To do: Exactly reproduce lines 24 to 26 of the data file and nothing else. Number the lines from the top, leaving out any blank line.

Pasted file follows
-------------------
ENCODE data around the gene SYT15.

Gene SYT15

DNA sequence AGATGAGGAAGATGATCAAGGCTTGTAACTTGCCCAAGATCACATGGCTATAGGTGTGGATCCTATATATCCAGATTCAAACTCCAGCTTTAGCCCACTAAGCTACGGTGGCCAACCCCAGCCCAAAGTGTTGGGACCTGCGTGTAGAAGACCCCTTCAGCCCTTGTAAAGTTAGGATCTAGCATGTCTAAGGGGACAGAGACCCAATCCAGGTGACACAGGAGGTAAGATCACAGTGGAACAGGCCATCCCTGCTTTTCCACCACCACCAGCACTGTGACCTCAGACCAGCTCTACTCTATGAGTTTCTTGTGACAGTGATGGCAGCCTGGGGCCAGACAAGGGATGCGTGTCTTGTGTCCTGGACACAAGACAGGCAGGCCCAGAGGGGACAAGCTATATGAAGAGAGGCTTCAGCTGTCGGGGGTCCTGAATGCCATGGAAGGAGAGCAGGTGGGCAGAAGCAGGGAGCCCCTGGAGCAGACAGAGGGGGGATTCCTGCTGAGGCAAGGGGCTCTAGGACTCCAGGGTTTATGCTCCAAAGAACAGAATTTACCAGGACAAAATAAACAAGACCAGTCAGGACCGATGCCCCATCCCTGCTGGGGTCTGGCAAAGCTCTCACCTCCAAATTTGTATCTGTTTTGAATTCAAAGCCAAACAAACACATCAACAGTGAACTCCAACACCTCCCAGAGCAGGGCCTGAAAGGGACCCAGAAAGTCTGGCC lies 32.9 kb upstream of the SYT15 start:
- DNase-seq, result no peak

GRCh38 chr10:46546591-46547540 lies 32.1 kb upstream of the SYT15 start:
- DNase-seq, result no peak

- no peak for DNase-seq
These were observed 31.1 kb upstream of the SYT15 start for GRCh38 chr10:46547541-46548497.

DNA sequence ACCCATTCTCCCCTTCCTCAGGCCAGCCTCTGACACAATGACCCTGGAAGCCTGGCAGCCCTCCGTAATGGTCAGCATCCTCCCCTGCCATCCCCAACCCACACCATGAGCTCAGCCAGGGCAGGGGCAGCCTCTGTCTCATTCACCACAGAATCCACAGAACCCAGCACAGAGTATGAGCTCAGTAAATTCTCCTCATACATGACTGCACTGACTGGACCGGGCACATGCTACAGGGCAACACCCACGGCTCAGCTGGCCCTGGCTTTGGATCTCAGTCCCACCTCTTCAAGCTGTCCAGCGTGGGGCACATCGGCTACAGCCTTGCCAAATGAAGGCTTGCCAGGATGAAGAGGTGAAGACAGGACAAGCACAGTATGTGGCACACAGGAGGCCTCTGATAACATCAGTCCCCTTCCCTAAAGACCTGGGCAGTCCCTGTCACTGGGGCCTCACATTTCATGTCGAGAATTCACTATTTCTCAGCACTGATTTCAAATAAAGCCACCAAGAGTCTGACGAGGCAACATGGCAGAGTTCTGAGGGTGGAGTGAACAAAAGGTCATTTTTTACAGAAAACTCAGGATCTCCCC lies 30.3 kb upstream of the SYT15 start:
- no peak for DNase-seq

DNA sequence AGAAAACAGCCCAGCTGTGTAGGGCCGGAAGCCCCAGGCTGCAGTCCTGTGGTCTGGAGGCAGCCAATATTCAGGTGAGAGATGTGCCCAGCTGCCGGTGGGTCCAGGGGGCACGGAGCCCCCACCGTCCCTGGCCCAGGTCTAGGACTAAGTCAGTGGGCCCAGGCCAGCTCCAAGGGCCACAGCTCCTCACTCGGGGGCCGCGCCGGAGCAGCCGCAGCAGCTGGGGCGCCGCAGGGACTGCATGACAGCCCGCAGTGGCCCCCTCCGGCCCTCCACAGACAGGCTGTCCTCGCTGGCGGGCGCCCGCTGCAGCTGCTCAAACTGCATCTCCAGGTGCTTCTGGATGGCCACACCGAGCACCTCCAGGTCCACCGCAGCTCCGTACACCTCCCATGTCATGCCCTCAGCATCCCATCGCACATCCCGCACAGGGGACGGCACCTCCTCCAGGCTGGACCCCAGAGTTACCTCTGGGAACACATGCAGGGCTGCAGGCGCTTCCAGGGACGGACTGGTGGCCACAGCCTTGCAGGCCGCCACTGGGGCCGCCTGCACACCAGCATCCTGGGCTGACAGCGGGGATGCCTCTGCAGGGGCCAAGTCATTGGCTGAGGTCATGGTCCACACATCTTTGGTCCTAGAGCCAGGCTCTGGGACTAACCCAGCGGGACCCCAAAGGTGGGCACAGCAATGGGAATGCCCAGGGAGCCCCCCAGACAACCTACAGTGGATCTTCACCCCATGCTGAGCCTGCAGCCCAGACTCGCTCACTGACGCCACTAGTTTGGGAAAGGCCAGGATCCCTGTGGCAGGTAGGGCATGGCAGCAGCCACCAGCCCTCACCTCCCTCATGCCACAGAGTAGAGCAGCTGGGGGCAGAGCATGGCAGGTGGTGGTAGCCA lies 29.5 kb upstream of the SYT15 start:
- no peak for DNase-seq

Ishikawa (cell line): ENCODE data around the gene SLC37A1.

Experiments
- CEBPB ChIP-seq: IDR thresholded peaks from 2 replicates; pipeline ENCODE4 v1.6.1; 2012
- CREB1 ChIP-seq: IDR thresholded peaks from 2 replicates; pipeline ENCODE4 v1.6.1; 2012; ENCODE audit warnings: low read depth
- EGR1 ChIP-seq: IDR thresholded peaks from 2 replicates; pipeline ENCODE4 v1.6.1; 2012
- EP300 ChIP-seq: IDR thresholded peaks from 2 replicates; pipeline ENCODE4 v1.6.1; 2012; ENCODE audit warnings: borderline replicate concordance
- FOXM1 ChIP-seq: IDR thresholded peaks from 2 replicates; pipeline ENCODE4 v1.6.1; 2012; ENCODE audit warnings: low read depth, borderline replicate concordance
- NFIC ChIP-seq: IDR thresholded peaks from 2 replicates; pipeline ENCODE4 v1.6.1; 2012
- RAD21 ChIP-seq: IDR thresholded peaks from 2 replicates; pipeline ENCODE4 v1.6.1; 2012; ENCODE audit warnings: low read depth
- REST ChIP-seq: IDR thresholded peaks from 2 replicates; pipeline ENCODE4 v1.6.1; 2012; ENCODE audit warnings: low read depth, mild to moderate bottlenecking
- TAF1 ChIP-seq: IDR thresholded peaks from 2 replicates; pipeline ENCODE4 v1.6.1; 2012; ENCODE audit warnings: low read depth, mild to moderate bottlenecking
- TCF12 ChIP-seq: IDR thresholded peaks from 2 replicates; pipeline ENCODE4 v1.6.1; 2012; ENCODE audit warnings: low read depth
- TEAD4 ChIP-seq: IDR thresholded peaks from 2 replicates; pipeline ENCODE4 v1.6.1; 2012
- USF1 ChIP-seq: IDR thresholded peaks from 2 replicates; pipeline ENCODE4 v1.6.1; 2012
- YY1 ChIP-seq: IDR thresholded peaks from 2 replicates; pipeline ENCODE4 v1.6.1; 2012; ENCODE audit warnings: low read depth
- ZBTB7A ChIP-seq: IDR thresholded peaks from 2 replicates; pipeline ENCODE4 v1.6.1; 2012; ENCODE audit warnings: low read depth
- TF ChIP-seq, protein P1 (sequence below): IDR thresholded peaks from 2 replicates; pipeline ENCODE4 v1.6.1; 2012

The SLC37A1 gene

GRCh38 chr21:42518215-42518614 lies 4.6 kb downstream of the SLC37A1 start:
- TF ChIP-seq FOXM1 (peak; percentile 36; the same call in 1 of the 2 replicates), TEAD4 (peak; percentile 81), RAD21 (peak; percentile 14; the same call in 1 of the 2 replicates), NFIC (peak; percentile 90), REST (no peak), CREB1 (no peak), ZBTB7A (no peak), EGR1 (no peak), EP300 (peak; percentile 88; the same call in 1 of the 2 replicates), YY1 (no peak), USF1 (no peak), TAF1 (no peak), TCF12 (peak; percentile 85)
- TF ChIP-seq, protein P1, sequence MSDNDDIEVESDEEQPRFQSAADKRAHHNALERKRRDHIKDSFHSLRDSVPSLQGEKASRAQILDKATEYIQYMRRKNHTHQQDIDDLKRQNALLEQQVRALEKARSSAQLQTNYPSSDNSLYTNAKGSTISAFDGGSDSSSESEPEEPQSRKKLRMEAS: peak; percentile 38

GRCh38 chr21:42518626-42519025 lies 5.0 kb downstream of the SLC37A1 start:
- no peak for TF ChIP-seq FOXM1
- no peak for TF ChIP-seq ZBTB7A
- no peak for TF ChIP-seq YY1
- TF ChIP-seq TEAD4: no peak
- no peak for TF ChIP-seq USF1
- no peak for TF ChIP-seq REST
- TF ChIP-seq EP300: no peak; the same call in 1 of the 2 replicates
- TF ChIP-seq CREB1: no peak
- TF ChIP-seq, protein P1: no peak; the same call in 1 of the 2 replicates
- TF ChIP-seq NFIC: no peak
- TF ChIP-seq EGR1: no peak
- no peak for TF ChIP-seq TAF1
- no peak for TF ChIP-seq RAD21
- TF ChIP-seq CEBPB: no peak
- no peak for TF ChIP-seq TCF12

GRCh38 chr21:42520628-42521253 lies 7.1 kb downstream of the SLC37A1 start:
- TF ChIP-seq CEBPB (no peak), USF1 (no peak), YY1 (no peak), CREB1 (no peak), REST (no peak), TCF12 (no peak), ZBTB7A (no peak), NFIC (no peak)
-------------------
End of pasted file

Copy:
- TCF12 ChIP-seq: IDR thresholded peaks from 2 replicates; pipeline ENCODE4 v1.6.1; 2012; ENCODE audit warnings: low read depth
- TEAD4 ChIP-seq: IDR thresholded peaks from 2 replicates; pipeline ENCODE4 v1.6.1; 2012
- USF1 ChIP-seq: IDR thresholded peaks from 2 replicates; pipeline ENCODE4 v1.6.1; 2012